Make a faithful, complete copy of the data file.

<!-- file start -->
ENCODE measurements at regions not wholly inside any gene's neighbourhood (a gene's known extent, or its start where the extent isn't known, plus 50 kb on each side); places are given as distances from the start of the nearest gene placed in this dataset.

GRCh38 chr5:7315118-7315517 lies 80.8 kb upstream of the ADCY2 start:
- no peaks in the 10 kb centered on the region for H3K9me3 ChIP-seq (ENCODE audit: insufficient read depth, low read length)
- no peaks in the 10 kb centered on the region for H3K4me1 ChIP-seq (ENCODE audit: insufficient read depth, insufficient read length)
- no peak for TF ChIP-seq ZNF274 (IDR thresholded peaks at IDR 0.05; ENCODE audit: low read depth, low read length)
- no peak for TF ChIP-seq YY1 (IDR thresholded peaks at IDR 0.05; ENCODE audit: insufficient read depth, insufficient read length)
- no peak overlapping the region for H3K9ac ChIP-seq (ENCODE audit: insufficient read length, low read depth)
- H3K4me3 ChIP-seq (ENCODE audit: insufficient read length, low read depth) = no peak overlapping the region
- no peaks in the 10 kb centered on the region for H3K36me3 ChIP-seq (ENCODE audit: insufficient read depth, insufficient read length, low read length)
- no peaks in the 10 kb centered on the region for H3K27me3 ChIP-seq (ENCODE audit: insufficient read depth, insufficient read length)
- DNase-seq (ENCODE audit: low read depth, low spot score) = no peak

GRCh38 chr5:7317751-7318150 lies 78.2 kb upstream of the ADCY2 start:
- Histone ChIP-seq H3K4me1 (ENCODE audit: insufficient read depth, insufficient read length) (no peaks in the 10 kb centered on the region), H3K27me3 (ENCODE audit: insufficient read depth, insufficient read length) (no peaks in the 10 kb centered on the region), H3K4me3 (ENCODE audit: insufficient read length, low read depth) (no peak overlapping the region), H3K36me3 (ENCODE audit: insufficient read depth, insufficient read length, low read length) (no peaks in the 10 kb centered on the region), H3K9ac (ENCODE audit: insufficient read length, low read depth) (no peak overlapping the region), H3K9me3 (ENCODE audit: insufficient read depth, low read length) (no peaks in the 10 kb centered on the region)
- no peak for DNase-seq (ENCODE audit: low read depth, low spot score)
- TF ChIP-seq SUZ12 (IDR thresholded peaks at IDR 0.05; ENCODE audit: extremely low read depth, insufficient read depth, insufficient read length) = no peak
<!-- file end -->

ENCODE measurements at regions not wholly inside any gene's neighbourhood (a gene's known extent, or its start where the extent isn't known, plus 50 kb on each side); places are given as distances from the start of the nearest gene placed in this dataset.

GRCh38 chr5:7315118-7315517 lies 80.8 kb upstream of the ADCY2 start:
- no peaks in the 10 kb centered on the region for H3K9me3 ChIP-seq (ENCODE audit: insufficient read depth, low read length)
- no peaks in the 10 kb centered on the region for H3K4me1 ChIP-seq (ENCODE audit: insufficient read depth, insufficient read length)
- no peak for TF ChIP-seq ZNF274 (IDR thresholded peaks at IDR 0.05; ENCODE audit: low read depth, low read length)
- no peak for TF ChIP-seq YY1 (IDR thresholded peaks at IDR 0.05; ENCODE audit: insufficient read depth, insufficient read length)
- no peak overlapping the region for H3K9ac ChIP-seq (ENCODE audit: insufficient read length, low read depth)
- H3K4me3 ChIP-seq (ENCODE audit: insufficient read length, low read depth) = no peak overlapping the region
- no peaks in the 10 kb centered on the region for H3K36me3 ChIP-seq (ENCODE audit: insufficient read depth, insufficient read length, low read length)
- no peaks in the 10 kb centered on the region for H3K27me3 ChIP-seq (ENCODE audit: insufficient read depth, insufficient read length)
- DNase-seq (ENCODE audit: low read depth, low spot score) = no peak

GRCh38 chr5:7317751-7318150 lies 78.2 kb upstream of the ADCY2 start:
- Histone ChIP-seq H3K4me1 (ENCODE audit: insufficient read depth, insufficient read length) (no peaks in the 10 kb centered on the region), H3K27me3 (ENCODE audit: insufficient read depth, insufficient read length) (no peaks in the 10 kb centered on the region), H3K4me3 (ENCODE audit: insufficient read length, low read depth) (no peak overlapping the region), H3K36me3 (ENCODE audit: insufficient read depth, insufficient read length, low read length) (no peaks in the 10 kb centered on the region), H3K9ac (ENCODE audit: insufficient read length, low read depth) (no peak overlapping the region), H3K9me3 (ENCODE audit: insufficient read depth, low read length) (no peaks in the 10 kb centered on the region)
- no peak for DNase-seq (ENCODE audit: low read depth, low spot score)
- TF ChIP-seq SUZ12 (IDR thresholded peaks at IDR 0.05; ENCODE audit: extremely low read depth, insufficient read depth, insufficient read length) = no peak